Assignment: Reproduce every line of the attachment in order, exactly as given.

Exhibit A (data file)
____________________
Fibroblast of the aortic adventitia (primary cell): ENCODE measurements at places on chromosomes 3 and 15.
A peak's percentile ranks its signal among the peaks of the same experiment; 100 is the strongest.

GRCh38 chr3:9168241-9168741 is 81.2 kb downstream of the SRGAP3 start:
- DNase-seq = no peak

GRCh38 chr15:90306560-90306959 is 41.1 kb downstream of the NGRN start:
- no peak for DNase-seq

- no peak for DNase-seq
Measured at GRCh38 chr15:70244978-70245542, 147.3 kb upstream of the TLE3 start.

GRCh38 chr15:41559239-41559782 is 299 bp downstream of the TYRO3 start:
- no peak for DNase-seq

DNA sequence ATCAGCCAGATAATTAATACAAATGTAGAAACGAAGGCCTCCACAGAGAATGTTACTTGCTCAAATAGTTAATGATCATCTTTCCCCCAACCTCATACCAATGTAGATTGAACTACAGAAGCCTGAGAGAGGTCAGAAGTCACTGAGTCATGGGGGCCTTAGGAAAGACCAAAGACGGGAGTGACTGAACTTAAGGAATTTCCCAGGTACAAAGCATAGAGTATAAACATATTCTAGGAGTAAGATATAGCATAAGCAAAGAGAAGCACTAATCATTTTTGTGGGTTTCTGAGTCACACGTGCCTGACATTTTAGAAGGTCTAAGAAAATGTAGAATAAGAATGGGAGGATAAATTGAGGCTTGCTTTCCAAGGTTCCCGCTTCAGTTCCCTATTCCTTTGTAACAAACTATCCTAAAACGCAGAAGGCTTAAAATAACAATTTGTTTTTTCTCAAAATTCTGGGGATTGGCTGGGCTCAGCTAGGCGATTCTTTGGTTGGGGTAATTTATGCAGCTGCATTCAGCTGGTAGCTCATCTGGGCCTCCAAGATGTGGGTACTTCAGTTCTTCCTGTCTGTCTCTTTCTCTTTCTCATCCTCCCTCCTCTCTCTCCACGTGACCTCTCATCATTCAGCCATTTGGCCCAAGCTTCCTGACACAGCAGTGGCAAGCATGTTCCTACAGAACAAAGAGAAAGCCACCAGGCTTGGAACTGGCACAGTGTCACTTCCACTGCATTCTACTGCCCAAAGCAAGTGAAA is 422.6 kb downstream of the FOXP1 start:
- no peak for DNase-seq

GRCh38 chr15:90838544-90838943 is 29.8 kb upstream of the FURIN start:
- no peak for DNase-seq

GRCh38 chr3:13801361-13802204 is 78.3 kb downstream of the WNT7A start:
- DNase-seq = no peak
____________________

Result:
Fibroblast of the aortic adventitia (primary cell): ENCODE measurements at places on chromosomes 3 and 15.
A peak's percentile ranks its signal among the peaks of the same experiment; 100 is the strongest.

GRCh38 chr3:9168241-9168741 is 81.2 kb downstream of the SRGAP3 start:
- DNase-seq = no peak

GRCh38 chr15:90306560-90306959 is 41.1 kb downstream of the NGRN start:
- no peak for DNase-seq

- no peak for DNase-seq
Measured at GRCh38 chr15:70244978-70245542, 147.3 kb upstream of the TLE3 start.

GRCh38 chr15:41559239-41559782 is 299 bp downstream of the TYRO3 start:
- no peak for DNase-seq

DNA sequence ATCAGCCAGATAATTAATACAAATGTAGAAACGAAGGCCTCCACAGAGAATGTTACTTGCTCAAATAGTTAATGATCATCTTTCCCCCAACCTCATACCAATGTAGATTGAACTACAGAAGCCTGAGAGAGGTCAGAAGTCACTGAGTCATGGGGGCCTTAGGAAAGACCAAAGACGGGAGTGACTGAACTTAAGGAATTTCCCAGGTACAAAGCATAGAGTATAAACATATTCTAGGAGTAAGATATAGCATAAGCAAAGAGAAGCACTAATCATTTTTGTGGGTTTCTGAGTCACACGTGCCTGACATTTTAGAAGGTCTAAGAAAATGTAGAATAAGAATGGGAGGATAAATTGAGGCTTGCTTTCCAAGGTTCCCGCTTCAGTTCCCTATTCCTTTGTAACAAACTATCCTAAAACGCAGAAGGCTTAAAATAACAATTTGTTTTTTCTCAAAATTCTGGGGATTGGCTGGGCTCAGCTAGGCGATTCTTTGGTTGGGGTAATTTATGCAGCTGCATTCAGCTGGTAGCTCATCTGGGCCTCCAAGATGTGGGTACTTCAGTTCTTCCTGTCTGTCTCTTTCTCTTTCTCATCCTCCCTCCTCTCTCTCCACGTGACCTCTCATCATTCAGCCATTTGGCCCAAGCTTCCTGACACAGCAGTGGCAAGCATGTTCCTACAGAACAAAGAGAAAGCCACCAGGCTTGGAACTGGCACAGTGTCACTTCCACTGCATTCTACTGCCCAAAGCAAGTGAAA is 422.6 kb downstream of the FOXP1 start:
- no peak for DNase-seq

GRCh38 chr15:90838544-90838943 is 29.8 kb upstream of the FURIN start:
- no peak for DNase-seq

GRCh38 chr3:13801361-13802204 is 78.3 kb downstream of the WNT7A start:
- DNase-seq = no peak